One of the worst moments of college was, for me, the first day of my Seminar in Poetry. I was getting my BFA in Writing, Literature, and Publishing, and I was constantly discovering how much more seriously other students took genre. I didn’t have any interest in limiting myself to just one area of writing – I loved poetry, but I also loved screenplays, and novels, and short stories, and children’s books – and on the first day of that class, when our professor asked us to speak, not about our favorite poem, but our favorite poet, I realized I was never going to fit in with these people.
I had no favorite poet, other than my mother, who had put together a binder full of all the poems she had ever written about me a few weeks before I left for school. I had no technique for picking out the writing I loved; when a story or poem or paragraph moved me, it just became a part of who I was then. I hardly ever paid attention to author, instead choosing books by the first few pages or the recommendation of a friend. Most of my memories in libraries, or at my parents bookshelves were of just grabbing books and digging in. If they were good, I kept going, if not, I put them away – no feeling either way about the person behind them. (This is a picture my husband took on one of our first dates, at City Light Books – probably the truest picture anyone’s ever taken of me.)
I remember being mortified on that first day though, sweaty with the fear of having nothing to say. And it was as awful as I thought it would be when it was my turn (the professor never liked me and the other students didn’t respect me), but ultimately, the memory of that moment has led me to the realization that I don’t have to like books or writers the way anyone else does. One of the privileges in this country we often overlook is our right to read what we want. I think we forget it while we’re still very young – when we’re told whether we’re good readers, whether we know how to parse assignments well, whether our interests are deserving of attention. I was lucky to have been encouraged to read widely when I was young. We read together as a family, we had our own library cards, we talked about what we had read at school and at home. Books were a passion for us.
One of the reasons I love to read so much YA (besides the fact that authors in that genre keep working hard to prove how incredible they are) is that I want to find the key to getting more young people to love reading as much as I did and do. One of my goals in posting here each week is to discover a wider range of material, books that might appeal to tastes a little different from mine. 420 is one of those books. It wasn’t written for a young audience; in fact, Lou Beach is most well-known for his work in The New Yorker, Harper’s Magazine, and Time. This book, a collection of tiny stories he originally posted on Facebook (FB’s updates used to be limited to 420 characters), is his first work in prose. These stories are “populated by heartsick cowboys, random criminals, lovers, and drifters,” and it seems to me they have the potential to speak to an audience much younger than he may have intended.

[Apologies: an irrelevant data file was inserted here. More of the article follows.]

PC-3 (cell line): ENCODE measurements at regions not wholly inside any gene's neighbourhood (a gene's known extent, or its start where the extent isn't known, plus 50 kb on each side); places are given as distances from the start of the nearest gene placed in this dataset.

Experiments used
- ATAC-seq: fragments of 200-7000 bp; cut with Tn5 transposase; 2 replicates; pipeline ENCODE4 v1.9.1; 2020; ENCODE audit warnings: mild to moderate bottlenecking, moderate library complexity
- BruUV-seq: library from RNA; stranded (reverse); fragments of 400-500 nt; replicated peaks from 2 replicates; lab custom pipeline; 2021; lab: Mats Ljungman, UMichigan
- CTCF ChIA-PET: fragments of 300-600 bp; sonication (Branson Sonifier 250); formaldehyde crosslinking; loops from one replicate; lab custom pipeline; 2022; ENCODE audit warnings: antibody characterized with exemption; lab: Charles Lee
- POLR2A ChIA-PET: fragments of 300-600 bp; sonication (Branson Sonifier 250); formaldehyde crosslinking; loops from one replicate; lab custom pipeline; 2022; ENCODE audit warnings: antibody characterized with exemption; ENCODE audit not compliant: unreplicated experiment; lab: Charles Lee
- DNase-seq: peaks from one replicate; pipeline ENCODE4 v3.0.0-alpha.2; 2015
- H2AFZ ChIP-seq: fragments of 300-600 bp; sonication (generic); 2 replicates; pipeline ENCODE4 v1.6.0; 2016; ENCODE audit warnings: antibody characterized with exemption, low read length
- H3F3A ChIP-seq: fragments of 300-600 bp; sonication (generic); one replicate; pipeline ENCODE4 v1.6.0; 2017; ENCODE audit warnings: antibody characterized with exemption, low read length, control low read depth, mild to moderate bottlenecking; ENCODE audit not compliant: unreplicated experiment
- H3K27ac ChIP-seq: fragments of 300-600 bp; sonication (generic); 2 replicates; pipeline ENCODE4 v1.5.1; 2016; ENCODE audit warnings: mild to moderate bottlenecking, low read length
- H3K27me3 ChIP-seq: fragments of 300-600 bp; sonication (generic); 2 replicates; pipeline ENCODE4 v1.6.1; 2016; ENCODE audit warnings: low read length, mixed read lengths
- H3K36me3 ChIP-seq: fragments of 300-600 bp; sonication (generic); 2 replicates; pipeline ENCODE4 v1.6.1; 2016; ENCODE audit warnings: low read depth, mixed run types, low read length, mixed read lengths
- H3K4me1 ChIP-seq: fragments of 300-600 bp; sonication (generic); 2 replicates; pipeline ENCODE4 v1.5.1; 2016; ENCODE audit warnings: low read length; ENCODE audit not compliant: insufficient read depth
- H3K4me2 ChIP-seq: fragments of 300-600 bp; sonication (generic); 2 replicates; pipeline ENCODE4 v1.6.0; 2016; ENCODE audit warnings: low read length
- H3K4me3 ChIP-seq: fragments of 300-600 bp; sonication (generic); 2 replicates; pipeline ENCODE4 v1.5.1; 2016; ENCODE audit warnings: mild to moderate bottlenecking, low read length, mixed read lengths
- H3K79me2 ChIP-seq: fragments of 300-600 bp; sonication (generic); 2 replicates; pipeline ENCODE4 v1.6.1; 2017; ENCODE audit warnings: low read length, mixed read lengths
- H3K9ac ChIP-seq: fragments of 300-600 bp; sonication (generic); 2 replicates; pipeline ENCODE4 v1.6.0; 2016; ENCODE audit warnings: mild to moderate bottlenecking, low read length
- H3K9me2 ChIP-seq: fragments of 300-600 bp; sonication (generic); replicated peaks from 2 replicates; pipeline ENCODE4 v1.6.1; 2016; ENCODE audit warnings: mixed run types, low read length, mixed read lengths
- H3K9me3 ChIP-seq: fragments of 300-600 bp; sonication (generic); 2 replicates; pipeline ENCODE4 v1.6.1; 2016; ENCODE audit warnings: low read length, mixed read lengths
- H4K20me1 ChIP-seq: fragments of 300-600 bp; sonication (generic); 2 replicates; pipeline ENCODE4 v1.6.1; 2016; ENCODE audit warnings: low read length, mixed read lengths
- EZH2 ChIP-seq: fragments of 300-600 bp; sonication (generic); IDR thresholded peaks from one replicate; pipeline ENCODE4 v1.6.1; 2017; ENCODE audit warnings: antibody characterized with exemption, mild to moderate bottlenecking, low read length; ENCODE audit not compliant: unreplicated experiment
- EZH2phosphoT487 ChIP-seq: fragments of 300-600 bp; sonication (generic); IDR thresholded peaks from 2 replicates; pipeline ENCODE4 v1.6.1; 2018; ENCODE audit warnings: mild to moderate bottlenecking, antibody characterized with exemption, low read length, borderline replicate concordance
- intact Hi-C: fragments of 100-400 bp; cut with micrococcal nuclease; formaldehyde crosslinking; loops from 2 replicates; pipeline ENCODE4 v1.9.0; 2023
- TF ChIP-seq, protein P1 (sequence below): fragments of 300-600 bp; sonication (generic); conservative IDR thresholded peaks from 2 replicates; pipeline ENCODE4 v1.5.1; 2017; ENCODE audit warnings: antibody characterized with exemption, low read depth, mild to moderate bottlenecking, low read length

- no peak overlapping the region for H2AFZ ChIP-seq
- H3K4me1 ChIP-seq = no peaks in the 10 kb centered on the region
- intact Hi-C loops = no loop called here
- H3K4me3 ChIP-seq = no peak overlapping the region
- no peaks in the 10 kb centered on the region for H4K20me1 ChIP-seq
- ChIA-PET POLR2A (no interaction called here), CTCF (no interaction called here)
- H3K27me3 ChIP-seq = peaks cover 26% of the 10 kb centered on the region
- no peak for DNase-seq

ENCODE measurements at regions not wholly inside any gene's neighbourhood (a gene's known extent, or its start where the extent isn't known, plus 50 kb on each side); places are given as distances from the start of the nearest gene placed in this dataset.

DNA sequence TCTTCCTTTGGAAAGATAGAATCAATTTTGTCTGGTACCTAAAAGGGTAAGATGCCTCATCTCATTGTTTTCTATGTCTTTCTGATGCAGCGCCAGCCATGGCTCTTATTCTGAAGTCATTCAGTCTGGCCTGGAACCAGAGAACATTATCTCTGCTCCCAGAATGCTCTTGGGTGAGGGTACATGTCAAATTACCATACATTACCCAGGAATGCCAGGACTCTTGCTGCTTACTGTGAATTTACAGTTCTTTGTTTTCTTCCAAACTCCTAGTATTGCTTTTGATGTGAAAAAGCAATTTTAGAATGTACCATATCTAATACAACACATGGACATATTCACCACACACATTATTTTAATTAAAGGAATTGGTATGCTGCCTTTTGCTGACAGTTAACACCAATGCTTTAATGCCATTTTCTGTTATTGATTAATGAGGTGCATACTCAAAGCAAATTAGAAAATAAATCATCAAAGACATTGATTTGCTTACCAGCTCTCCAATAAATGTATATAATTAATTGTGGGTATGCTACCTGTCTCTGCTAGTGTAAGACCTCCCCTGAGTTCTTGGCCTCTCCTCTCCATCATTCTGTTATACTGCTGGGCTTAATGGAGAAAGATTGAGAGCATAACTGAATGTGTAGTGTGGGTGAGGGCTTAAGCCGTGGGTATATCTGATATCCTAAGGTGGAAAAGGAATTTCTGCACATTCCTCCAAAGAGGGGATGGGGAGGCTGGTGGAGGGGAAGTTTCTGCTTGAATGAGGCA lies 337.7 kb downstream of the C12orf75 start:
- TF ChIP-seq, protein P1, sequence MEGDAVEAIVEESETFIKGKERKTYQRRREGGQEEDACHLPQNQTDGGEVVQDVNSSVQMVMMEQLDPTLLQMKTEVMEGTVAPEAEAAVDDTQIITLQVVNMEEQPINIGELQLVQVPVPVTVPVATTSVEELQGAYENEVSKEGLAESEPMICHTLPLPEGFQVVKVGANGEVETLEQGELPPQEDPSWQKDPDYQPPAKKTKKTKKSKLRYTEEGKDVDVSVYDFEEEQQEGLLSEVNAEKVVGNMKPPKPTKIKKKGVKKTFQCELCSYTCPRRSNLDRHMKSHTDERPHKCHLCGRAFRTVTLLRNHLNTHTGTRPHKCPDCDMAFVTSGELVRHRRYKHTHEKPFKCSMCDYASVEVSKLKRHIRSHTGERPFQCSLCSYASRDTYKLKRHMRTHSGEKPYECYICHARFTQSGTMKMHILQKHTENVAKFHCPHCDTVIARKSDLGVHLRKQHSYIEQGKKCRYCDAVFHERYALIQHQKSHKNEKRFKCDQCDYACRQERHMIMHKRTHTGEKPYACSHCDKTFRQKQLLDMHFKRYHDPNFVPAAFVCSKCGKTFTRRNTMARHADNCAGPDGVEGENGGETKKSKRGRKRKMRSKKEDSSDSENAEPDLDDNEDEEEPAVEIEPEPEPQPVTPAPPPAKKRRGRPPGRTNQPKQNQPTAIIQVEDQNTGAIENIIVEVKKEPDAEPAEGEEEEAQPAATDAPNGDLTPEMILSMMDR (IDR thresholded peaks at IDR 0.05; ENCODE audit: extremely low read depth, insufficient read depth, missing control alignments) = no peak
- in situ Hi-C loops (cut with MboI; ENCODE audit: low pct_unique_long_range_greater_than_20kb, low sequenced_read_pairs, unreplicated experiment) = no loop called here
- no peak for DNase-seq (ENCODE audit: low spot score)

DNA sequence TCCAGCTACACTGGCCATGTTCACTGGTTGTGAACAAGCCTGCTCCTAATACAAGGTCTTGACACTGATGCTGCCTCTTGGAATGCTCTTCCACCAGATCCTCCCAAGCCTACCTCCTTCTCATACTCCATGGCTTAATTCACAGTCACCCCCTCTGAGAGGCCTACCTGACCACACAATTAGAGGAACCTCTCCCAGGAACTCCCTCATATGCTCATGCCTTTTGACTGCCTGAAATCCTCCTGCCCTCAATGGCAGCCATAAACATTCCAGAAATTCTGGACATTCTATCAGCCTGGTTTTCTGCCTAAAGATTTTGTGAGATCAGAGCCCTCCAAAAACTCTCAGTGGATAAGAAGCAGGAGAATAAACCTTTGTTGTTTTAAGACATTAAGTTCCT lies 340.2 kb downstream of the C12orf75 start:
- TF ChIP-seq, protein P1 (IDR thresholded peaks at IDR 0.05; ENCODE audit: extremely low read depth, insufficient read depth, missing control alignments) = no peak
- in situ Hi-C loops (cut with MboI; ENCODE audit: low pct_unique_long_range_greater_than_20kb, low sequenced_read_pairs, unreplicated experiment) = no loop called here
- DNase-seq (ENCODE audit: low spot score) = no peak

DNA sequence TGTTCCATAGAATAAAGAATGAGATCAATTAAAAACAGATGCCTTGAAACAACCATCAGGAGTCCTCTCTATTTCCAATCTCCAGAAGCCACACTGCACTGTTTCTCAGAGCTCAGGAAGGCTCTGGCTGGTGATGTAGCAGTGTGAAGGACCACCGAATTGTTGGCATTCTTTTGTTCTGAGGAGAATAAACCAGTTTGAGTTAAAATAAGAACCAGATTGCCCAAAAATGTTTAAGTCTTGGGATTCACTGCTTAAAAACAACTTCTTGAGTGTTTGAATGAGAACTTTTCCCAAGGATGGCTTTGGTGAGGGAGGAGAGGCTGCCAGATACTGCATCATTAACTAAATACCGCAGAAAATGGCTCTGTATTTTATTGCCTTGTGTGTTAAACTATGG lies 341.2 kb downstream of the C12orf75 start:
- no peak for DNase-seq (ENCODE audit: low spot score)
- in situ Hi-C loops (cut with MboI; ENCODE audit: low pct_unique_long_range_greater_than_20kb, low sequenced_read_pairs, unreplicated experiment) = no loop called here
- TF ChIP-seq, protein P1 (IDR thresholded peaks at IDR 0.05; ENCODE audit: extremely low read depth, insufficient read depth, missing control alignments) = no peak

I really love that flash fiction and ultra short stories are starting to regain footing in popular culture. I’ve always loved them, but I know that most people associate reading short stories with high school English class rather than appreciating the genre for what it is – the perfect cure to the “I don’t have time to read” excuse.
Danny and I stand outside the church, fidget in our muted plaid sport coats. Maybe not muted enough. An old guy in a tuxedo walks up to Danny and hands him some car keys. “What’s this?” says Danny. “Aren’t you the parking valet?” says the guy. “No, I’m the best man.” The guy walks away and we see him later inside. He’s the father of the bride. “Oh, it’s going to be a fun reception,” Danny says, taking out the flask. (pg 55)
It’s fun for me to pick up his book, open it anywhere and read a paragraph like this. I can take it with me through the day, or lay in bed thinking about the little worlds he creates when I’m trying to fall asleep. Not every story is perfectly crafted – a downfall of trying to fill 170 or so pages with such tiny bites of writing – but enough of them are that I can’t wait to see what Beach works on next.
Find out more at http://www.loubeach.com/